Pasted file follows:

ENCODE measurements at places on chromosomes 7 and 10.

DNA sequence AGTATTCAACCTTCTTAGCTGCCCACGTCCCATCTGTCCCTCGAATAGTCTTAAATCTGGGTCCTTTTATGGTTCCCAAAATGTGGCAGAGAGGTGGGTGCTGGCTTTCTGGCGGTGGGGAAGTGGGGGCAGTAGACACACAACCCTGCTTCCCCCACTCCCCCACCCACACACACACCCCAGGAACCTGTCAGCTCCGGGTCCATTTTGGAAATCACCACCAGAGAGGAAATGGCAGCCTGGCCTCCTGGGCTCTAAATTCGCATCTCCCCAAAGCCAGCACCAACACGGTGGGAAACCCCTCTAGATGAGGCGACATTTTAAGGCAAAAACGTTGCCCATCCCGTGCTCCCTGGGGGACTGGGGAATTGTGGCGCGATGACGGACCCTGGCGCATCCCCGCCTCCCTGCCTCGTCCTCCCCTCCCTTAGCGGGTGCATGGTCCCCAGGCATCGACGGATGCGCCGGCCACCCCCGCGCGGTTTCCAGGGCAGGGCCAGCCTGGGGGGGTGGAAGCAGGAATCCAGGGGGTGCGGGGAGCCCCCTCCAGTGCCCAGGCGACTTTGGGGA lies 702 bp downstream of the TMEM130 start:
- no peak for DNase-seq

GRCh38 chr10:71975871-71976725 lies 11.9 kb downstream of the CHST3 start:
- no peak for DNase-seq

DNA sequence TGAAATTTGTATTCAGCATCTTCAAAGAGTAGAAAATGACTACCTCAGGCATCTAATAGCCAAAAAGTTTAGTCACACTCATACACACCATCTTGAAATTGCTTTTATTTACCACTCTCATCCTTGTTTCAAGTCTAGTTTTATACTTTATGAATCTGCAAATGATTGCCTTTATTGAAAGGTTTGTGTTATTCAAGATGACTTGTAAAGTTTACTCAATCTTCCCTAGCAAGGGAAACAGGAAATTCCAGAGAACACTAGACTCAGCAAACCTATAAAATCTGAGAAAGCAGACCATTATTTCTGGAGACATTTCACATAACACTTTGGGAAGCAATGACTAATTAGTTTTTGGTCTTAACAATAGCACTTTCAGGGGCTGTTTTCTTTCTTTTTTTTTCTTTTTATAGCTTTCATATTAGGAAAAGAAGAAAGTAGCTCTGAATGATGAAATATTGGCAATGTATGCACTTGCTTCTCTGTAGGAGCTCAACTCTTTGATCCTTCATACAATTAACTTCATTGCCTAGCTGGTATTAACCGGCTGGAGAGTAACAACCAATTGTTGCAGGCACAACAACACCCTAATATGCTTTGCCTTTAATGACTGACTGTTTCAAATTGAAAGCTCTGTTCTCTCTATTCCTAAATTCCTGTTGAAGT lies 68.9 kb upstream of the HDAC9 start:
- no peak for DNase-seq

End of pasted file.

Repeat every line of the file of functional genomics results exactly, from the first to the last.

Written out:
ENCODE measurements at places on chromosomes 7 and 10.

DNA sequence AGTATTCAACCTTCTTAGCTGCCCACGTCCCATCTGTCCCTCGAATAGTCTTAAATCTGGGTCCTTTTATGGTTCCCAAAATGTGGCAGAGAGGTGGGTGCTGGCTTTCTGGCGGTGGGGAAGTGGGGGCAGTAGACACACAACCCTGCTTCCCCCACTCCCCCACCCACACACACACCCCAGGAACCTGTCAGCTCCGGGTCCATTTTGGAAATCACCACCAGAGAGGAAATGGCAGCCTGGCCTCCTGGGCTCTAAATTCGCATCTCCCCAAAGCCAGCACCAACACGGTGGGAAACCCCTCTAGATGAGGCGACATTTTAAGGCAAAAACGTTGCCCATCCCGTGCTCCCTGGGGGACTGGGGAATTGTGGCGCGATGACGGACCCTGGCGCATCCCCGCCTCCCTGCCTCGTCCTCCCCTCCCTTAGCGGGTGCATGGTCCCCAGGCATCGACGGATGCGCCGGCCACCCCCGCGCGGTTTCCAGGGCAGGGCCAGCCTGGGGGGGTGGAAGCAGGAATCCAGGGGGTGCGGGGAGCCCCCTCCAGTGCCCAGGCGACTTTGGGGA lies 702 bp downstream of the TMEM130 start:
- no peak for DNase-seq

GRCh38 chr10:71975871-71976725 lies 11.9 kb downstream of the CHST3 start:
- no peak for DNase-seq

DNA sequence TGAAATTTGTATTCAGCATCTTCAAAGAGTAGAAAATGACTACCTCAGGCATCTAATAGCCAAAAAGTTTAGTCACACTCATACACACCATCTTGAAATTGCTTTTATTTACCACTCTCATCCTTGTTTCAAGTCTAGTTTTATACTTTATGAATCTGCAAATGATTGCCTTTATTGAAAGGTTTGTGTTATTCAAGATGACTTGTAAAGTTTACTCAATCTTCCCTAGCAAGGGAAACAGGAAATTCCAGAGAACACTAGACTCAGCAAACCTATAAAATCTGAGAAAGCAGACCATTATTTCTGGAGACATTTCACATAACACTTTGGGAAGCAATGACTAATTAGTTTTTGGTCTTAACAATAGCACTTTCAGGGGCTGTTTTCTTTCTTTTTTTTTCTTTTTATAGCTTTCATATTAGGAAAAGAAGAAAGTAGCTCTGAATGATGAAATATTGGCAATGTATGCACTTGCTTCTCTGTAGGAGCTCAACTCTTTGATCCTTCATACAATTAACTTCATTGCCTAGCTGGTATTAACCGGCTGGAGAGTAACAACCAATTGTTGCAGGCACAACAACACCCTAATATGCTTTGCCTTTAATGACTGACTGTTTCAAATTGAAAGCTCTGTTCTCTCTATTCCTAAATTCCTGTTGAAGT lies 68.9 kb upstream of the HDAC9 start:
- no peak for DNase-seq